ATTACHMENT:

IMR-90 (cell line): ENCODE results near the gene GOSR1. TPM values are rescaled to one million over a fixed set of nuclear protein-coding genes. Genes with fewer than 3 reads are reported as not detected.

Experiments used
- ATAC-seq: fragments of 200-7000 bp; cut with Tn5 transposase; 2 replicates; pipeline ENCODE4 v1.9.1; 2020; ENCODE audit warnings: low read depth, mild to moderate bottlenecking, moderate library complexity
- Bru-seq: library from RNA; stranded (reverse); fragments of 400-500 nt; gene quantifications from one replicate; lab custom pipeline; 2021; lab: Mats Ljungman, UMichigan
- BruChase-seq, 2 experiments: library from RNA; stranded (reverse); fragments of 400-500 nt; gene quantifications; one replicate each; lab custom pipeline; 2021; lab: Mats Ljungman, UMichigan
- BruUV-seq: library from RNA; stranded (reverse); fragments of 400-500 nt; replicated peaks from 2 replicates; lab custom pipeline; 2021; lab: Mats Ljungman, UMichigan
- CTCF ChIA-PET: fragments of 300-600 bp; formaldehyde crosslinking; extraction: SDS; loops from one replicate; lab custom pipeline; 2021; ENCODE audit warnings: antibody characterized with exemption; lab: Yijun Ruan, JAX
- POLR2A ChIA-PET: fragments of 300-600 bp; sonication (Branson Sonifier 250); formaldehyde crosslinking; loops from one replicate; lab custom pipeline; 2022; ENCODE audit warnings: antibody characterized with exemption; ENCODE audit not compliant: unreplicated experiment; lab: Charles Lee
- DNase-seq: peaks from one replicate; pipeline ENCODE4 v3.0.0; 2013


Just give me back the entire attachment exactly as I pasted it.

IMR-90 (cell line): ENCODE results near the gene GOSR1. TPM values are rescaled to one million over a fixed set of nuclear protein-coding genes. Genes with fewer than 3 reads are reported as not detected.

Experiments used
- ATAC-seq: fragments of 200-7000 bp; cut with Tn5 transposase; 2 replicates; pipeline ENCODE4 v1.9.1; 2020; ENCODE audit warnings: low read depth, mild to moderate bottlenecking, moderate library complexity
- Bru-seq: library from RNA; stranded (reverse); fragments of 400-500 nt; gene quantifications from one replicate; lab custom pipeline; 2021; lab: Mats Ljungman, UMichigan
- BruChase-seq, 2 experiments: library from RNA; stranded (reverse); fragments of 400-500 nt; gene quantifications; one replicate each; lab custom pipeline; 2021; lab: Mats Ljungman, UMichigan
- BruUV-seq: library from RNA; stranded (reverse); fragments of 400-500 nt; replicated peaks from 2 replicates; lab custom pipeline; 2021; lab: Mats Ljungman, UMichigan
- CTCF ChIA-PET: fragments of 300-600 bp; formaldehyde crosslinking; extraction: SDS; loops from one replicate; lab custom pipeline; 2021; ENCODE audit warnings: antibody characterized with exemption; lab: Yijun Ruan, JAX
- POLR2A ChIA-PET: fragments of 300-600 bp; sonication (Branson Sonifier 250); formaldehyde crosslinking; loops from one replicate; lab custom pipeline; 2022; ENCODE audit warnings: antibody characterized with exemption; ENCODE audit not compliant: unreplicated experiment; lab: Charles Lee
- DNase-seq: peaks from one replicate; pipeline ENCODE4 v3.0.0; 2013